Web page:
Balz and Clements note the partisan breakdown: "About 7 in 10 (72 percent) Democrats and 6 in 10 (62 percent) Republicans say their state’s current restrictions on businesses are appropriate. Republicans are more likely to say their state is too restrictive on businesses, though fewer than 3 in 10 say this (27 percent), compared with 17 percent of independents and 8 percent of Democrats. Even in the dozen states that have begun to loosen restrictions or that had less restrictive orders in place, a majority of residents support their state’s limitations, with 59 percent calling them appropriate, 18 percent saying they are too restrictive and 22 percent calling them not restrictive enough-- the last figure being eight points higher than in the states with more stringent orders in place. Support for limitations on the size of public gatherings, which many states set at no more than 10 people, is just as strong. The poll finds 64 percent calling those limits appropriate and another 22 percent saying they are not restrictive enough. A smaller 14 percent describe them as too restrictive. These findings suggest that even as states begin to reopen their economies on a gradual basis, many citizens could be cautious about resuming activity at the level that existed before the pandemic took hold and people were ordered or asked to stay at home as much as possible."

We ran this chart yesterday, but its worth looking at again. Just 16% of the people in the country understand that the U.S.isn't doing enough to flatten the curve. That's going to mean a lot of trouble as states start removing social distancing restrictions again. Texas, Georgia, Tennessee, Florida, South Carolina are going to be tragic test cases. As Elena Moore and Philip Ewing reported for NPR yesterday, testing is the key to returning to a normal life. Trump, who has utterly failed in this area and, of course, takes no responsibility for anything but the good stuff, says it's up to the states. Moore and Ewing wrote that testing is "the doorway between the disaster response mode of the pandemic and confidence about returning to work, school and life. And it's also still apparently weeks or more away from scaling to a level that will make a big difference for most people in most places."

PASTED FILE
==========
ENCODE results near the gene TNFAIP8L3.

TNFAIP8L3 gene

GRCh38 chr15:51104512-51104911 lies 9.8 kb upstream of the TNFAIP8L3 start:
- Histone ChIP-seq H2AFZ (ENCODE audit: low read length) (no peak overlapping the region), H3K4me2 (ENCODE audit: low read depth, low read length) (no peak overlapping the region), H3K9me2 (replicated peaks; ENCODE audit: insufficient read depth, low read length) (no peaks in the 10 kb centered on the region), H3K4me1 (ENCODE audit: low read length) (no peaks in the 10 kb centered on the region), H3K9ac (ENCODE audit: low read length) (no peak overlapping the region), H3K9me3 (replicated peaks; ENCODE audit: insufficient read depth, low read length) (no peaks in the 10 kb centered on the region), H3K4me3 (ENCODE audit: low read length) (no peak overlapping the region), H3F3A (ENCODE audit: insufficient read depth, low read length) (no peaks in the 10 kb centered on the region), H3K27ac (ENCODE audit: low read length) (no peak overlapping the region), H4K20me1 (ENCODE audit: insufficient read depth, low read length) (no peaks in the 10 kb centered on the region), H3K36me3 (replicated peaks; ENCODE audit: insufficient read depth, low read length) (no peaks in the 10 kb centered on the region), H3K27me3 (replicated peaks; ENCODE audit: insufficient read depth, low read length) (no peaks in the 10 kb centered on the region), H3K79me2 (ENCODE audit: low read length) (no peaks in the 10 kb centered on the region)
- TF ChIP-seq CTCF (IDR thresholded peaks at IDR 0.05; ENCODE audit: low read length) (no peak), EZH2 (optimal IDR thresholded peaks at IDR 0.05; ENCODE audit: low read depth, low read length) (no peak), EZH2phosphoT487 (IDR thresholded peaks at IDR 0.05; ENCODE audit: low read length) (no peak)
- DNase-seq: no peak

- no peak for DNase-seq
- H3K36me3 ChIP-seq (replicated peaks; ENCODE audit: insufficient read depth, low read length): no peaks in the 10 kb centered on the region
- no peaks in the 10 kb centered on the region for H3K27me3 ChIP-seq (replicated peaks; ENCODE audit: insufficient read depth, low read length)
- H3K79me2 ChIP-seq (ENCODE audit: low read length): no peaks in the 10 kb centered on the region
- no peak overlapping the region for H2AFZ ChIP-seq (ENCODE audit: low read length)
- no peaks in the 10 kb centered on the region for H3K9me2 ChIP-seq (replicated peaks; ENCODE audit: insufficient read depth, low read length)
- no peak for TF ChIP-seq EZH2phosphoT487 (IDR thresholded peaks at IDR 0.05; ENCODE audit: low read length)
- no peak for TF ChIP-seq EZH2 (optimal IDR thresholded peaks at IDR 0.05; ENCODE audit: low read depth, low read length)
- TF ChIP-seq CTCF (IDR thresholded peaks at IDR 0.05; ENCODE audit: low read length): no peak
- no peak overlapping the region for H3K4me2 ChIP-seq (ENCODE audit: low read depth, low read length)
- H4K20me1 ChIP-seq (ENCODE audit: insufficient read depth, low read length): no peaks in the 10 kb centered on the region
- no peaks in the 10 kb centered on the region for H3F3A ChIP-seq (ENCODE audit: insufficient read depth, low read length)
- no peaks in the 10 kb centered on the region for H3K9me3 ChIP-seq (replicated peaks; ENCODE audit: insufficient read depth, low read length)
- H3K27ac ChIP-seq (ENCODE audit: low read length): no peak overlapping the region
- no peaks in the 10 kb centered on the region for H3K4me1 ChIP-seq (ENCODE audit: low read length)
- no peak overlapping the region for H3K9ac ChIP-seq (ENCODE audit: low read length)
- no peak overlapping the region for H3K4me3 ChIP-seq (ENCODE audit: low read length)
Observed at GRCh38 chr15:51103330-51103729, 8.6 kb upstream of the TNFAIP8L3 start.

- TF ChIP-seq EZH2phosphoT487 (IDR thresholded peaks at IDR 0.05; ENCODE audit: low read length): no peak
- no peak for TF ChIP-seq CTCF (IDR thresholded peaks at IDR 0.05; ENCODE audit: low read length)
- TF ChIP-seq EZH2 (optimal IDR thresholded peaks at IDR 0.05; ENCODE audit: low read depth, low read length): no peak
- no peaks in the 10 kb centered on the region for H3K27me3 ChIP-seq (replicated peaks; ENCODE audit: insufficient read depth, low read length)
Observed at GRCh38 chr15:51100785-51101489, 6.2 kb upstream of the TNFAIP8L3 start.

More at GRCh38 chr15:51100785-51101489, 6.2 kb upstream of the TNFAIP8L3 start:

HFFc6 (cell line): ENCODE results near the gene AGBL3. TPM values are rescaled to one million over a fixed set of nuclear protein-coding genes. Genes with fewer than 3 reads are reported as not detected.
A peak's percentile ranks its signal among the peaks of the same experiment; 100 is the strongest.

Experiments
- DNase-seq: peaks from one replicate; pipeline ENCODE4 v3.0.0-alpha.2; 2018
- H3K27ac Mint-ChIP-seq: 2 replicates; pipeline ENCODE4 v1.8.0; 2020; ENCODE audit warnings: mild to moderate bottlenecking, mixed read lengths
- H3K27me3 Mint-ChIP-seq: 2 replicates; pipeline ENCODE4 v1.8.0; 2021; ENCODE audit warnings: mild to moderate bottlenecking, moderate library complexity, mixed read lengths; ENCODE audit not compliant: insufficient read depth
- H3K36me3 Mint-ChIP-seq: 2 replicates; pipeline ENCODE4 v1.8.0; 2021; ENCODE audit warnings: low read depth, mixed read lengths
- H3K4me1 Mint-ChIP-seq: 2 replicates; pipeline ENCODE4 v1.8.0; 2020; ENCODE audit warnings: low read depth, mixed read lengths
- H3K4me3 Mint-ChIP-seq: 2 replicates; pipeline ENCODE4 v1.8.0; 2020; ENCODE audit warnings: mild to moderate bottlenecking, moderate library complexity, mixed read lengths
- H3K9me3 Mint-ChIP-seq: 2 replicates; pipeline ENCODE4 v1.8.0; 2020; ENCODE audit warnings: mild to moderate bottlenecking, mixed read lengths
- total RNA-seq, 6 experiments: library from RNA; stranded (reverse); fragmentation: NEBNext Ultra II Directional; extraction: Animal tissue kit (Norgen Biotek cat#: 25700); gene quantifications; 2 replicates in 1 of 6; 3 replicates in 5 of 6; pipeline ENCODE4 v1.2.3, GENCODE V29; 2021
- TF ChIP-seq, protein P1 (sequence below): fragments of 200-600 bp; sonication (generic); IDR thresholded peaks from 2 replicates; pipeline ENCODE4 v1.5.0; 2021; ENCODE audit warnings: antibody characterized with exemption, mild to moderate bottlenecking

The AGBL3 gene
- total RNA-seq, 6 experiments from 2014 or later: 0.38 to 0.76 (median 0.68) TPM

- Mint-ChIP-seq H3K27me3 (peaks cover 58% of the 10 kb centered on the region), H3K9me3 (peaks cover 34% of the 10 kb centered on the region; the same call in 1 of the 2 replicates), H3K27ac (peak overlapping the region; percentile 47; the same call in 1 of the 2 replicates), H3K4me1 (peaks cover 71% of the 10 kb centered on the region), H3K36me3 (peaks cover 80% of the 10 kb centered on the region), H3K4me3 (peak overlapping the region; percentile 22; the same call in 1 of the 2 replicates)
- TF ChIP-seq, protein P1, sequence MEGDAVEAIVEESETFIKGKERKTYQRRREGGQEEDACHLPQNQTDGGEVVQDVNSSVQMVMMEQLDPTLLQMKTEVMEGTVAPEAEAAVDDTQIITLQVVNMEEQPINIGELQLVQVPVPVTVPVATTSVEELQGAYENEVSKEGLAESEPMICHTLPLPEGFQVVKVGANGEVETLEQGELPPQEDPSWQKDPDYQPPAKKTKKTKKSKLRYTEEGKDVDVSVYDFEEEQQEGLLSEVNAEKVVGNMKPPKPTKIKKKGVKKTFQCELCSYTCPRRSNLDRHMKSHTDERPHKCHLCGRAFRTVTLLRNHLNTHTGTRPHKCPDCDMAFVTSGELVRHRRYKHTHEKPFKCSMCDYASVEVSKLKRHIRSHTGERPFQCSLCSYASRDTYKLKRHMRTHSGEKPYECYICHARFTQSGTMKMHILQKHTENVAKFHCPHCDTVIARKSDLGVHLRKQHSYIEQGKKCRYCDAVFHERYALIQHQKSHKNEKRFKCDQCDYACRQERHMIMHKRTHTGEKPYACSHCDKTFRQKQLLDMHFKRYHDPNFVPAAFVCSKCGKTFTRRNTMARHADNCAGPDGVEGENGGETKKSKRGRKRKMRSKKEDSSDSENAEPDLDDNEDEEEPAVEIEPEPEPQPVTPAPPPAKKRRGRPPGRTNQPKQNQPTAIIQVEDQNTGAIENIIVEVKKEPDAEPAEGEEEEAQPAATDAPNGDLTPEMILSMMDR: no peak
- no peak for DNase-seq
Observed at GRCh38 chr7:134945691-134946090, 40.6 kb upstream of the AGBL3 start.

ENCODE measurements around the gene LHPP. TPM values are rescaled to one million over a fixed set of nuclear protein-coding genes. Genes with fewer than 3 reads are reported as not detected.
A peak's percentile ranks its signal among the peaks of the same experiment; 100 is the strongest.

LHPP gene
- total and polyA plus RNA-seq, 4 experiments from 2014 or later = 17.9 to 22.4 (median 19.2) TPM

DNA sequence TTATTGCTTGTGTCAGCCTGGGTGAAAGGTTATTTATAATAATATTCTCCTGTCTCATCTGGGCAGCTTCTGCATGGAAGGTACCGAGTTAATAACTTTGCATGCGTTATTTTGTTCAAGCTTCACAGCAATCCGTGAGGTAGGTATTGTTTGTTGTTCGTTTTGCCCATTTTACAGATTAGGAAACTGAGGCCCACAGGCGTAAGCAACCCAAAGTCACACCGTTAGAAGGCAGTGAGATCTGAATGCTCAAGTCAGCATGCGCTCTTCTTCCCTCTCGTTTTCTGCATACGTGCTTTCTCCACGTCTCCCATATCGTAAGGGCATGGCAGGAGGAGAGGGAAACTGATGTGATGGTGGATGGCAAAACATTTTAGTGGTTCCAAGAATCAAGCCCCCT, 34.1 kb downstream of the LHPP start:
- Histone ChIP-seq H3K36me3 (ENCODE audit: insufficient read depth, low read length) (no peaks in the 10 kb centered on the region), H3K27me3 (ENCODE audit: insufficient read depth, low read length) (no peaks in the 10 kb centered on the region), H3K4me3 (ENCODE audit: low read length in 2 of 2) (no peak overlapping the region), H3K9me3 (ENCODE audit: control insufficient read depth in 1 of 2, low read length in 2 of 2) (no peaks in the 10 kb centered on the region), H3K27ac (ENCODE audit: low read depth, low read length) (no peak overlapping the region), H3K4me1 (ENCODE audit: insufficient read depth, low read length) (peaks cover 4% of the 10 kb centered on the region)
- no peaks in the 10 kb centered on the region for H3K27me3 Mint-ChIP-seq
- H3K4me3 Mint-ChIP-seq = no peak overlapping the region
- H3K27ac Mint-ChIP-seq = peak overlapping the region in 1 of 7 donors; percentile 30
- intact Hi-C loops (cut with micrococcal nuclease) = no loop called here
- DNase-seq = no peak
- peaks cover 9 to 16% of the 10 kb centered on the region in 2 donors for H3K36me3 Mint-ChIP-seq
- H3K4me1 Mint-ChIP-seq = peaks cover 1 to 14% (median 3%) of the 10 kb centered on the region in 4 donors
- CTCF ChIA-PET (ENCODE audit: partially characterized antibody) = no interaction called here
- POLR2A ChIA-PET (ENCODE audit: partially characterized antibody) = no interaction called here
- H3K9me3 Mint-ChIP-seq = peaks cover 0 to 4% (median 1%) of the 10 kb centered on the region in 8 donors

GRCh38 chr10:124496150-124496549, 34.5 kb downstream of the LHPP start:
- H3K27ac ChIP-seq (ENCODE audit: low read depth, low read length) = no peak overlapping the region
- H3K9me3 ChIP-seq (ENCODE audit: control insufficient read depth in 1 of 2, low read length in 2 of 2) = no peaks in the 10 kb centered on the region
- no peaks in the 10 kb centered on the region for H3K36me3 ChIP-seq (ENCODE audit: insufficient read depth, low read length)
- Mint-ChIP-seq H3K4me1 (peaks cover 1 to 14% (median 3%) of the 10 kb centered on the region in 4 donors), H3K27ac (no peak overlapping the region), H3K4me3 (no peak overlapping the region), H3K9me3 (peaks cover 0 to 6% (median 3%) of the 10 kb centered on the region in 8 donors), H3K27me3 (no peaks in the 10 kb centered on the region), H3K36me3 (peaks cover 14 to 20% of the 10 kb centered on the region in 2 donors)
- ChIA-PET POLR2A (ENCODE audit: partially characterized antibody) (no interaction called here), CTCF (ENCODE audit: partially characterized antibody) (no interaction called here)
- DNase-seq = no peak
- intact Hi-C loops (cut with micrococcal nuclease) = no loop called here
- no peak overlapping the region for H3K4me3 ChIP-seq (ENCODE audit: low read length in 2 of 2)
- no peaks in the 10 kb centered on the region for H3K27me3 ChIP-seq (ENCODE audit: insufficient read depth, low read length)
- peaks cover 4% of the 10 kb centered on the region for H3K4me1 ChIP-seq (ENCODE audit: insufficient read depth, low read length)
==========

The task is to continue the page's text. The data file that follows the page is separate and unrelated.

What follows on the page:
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At 7:02 PM, Anonymous Anonymous said...

Yes, the Trump mob is incompetent. But everything they do is deliberate, and intended to benefit ONLY the mob itself. If they kill the nation in the process, they could care less.

Just another reason why the "Democrats" -who are allowing this if not actively cooperating- are odoriferous portions of fermented excrement and do NOT deserve to continue to exist.

At 2:27 AM, Anonymous ap215 said...

I'm glad to see New York is slowly turning things around for the positive but it's got a long way to go.